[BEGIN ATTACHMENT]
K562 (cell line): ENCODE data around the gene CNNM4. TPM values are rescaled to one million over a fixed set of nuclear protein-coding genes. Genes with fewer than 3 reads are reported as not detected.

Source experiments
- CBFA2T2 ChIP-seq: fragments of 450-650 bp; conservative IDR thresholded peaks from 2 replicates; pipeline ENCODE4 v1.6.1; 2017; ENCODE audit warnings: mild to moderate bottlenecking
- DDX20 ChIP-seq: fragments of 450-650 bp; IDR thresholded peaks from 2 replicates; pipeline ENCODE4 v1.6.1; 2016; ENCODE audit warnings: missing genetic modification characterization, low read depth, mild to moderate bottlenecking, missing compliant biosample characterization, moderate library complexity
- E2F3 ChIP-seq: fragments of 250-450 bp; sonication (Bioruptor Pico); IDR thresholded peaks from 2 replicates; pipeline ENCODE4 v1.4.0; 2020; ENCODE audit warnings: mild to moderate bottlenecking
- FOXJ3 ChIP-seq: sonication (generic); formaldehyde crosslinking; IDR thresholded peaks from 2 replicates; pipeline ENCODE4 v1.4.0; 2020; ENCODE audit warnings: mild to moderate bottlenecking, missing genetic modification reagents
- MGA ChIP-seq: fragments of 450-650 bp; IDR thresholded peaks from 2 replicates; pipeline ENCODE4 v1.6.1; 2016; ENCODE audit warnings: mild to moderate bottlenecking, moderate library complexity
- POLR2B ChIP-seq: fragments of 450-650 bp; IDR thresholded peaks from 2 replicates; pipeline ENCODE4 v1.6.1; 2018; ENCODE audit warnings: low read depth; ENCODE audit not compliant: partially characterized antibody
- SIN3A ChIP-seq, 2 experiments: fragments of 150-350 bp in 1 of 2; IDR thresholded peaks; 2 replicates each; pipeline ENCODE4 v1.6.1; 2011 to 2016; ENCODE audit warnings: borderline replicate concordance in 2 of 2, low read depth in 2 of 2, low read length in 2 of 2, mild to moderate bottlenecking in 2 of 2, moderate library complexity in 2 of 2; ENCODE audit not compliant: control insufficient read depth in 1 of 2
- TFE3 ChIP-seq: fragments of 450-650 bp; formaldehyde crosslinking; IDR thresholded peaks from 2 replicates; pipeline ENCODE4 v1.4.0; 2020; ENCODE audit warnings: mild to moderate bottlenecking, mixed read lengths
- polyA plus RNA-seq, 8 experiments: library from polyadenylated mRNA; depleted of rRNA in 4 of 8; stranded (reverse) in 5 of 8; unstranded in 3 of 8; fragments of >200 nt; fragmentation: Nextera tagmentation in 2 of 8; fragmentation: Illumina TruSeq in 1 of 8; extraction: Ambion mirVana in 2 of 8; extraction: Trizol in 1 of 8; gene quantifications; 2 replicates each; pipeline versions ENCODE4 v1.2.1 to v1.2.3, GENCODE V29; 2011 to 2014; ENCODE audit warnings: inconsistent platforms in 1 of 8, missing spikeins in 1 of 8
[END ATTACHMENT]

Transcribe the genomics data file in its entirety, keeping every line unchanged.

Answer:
K562 (cell line): ENCODE data around the gene CNNM4. TPM values are rescaled to one million over a fixed set of nuclear protein-coding genes. Genes with fewer than 3 reads are reported as not detected.

Source experiments
- CBFA2T2 ChIP-seq: fragments of 450-650 bp; conservative IDR thresholded peaks from 2 replicates; pipeline ENCODE4 v1.6.1; 2017; ENCODE audit warnings: mild to moderate bottlenecking
- DDX20 ChIP-seq: fragments of 450-650 bp; IDR thresholded peaks from 2 replicates; pipeline ENCODE4 v1.6.1; 2016; ENCODE audit warnings: missing genetic modification characterization, low read depth, mild to moderate bottlenecking, missing compliant biosample characterization, moderate library complexity
- E2F3 ChIP-seq: fragments of 250-450 bp; sonication (Bioruptor Pico); IDR thresholded peaks from 2 replicates; pipeline ENCODE4 v1.4.0; 2020; ENCODE audit warnings: mild to moderate bottlenecking
- FOXJ3 ChIP-seq: sonication (generic); formaldehyde crosslinking; IDR thresholded peaks from 2 replicates; pipeline ENCODE4 v1.4.0; 2020; ENCODE audit warnings: mild to moderate bottlenecking, missing genetic modification reagents
- MGA ChIP-seq: fragments of 450-650 bp; IDR thresholded peaks from 2 replicates; pipeline ENCODE4 v1.6.1; 2016; ENCODE audit warnings: mild to moderate bottlenecking, moderate library complexity
- POLR2B ChIP-seq: fragments of 450-650 bp; IDR thresholded peaks from 2 replicates; pipeline ENCODE4 v1.6.1; 2018; ENCODE audit warnings: low read depth; ENCODE audit not compliant: partially characterized antibody
- SIN3A ChIP-seq, 2 experiments: fragments of 150-350 bp in 1 of 2; IDR thresholded peaks; 2 replicates each; pipeline ENCODE4 v1.6.1; 2011 to 2016; ENCODE audit warnings: borderline replicate concordance in 2 of 2, low read depth in 2 of 2, low read length in 2 of 2, mild to moderate bottlenecking in 2 of 2, moderate library complexity in 2 of 2; ENCODE audit not compliant: control insufficient read depth in 1 of 2
- TFE3 ChIP-seq: fragments of 450-650 bp; formaldehyde crosslinking; IDR thresholded peaks from 2 replicates; pipeline ENCODE4 v1.4.0; 2020; ENCODE audit warnings: mild to moderate bottlenecking, mixed read lengths
- polyA plus RNA-seq, 8 experiments: library from polyadenylated mRNA; depleted of rRNA in 4 of 8; stranded (reverse) in 5 of 8; unstranded in 3 of 8; fragments of >200 nt; fragmentation: Nextera tagmentation in 2 of 8; fragmentation: Illumina TruSeq in 1 of 8; extraction: Ambion mirVana in 2 of 8; extraction: Trizol in 1 of 8; gene quantifications; 2 replicates each; pipeline versions ENCODE4 v1.2.1 to v1.2.3, GENCODE V29; 2011 to 2014; ENCODE audit warnings: inconsistent platforms in 1 of 8, missing spikeins in 1 of 8